A single chair of closely related design at the Victoria and Albert Museum, London but constructed of padouk and with brass-inlaid splat is attributed to the celebrated cabinet-maker John Channon (d. 1779) who is recorded working in London from 1737 (see C. Gilbert and T. Murdoch, John Channon and Brass-Inlaid Furniture, 1730-1760, New Haven, 1993, p.128, fig.173 and D. Fitz-Gerald, ed., Georgian Furniture, London, 1969, no.38). Channon was principally a cabinet-maker and frame-maker although a few surviving invoices show that he invoiced chairs. Christopher Gilbert and Tessa Murdock present the possibility that Channon's involvement in chair-making may have been as retailer.
Other chair-makers were producing designs of similar inspiration. A chair design exhibiting a padded back but the same interrupted compass-form seat though centered by a shell appears on the trade card of John Hodson, cabinet-maker recorded working on Frith Street, London from 1723 to as late as 1786. Early Hodson commissions include that for the Duke of Atholl at Blair Castle (invoiced in 1738) and Lord Leicester at Holkham Hall (1736). A 1735-1736 bill covering furniture supplied to the Kennedys at Dalquharran included '6 Virginia walnutt Chairs'.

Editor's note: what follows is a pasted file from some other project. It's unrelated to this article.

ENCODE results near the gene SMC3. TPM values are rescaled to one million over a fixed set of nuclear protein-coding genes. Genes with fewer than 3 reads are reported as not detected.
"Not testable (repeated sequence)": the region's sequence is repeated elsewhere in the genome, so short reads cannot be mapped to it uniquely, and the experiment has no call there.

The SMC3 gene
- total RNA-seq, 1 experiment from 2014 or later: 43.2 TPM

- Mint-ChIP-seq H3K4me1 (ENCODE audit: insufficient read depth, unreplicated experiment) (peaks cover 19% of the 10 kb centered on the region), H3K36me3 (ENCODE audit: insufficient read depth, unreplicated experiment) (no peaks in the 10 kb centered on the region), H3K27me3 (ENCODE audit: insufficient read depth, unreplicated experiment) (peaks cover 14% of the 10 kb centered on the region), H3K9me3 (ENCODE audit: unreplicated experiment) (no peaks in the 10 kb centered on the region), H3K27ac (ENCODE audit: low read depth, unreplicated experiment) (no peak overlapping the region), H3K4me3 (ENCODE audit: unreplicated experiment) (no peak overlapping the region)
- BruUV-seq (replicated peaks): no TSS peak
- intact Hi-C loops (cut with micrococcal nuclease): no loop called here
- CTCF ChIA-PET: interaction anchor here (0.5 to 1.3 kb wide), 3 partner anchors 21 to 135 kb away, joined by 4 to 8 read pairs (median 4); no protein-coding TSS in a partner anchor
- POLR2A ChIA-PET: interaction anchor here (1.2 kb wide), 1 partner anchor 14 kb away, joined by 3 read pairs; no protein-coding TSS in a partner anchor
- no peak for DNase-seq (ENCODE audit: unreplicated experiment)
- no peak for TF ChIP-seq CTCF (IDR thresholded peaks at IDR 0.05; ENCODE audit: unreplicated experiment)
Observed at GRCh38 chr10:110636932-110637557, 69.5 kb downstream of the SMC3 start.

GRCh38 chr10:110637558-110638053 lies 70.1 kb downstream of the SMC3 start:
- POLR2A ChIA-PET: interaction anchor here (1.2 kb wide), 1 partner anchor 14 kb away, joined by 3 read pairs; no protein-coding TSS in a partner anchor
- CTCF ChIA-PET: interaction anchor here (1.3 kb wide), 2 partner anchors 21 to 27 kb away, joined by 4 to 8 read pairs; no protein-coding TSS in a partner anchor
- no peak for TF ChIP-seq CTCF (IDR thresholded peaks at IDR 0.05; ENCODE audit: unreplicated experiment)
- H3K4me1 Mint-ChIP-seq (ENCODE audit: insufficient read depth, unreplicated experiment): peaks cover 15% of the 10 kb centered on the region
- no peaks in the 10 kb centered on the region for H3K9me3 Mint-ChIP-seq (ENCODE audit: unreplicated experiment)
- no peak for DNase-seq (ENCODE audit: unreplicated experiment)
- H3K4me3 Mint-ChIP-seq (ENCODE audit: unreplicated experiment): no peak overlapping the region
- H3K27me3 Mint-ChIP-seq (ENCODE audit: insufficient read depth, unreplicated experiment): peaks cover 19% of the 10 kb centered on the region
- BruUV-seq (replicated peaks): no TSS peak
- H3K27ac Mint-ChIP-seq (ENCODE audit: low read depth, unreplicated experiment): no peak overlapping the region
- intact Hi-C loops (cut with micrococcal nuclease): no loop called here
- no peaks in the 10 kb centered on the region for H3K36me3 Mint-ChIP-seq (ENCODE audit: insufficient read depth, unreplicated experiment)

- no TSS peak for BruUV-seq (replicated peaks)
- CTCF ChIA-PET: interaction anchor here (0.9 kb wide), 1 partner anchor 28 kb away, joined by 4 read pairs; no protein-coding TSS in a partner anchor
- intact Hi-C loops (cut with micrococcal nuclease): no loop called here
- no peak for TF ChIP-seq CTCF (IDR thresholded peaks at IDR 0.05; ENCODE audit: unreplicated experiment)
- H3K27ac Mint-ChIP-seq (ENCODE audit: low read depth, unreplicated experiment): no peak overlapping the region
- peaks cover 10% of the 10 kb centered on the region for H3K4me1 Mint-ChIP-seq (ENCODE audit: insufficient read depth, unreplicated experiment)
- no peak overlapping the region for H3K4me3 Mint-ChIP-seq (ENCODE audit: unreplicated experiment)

A pair of armchairs virtually identical to the example at the Victoria and Albert Museum was sold in these Rooms, the property from an American Private Collection, 16 April 2002, lot 155. Another pair of side chairs with same profile seatrail was sold Christie's London, 18 November 1993, lot 77. A set of eight of similar design was sold at Christie's London, 9 April 1987, lot 45.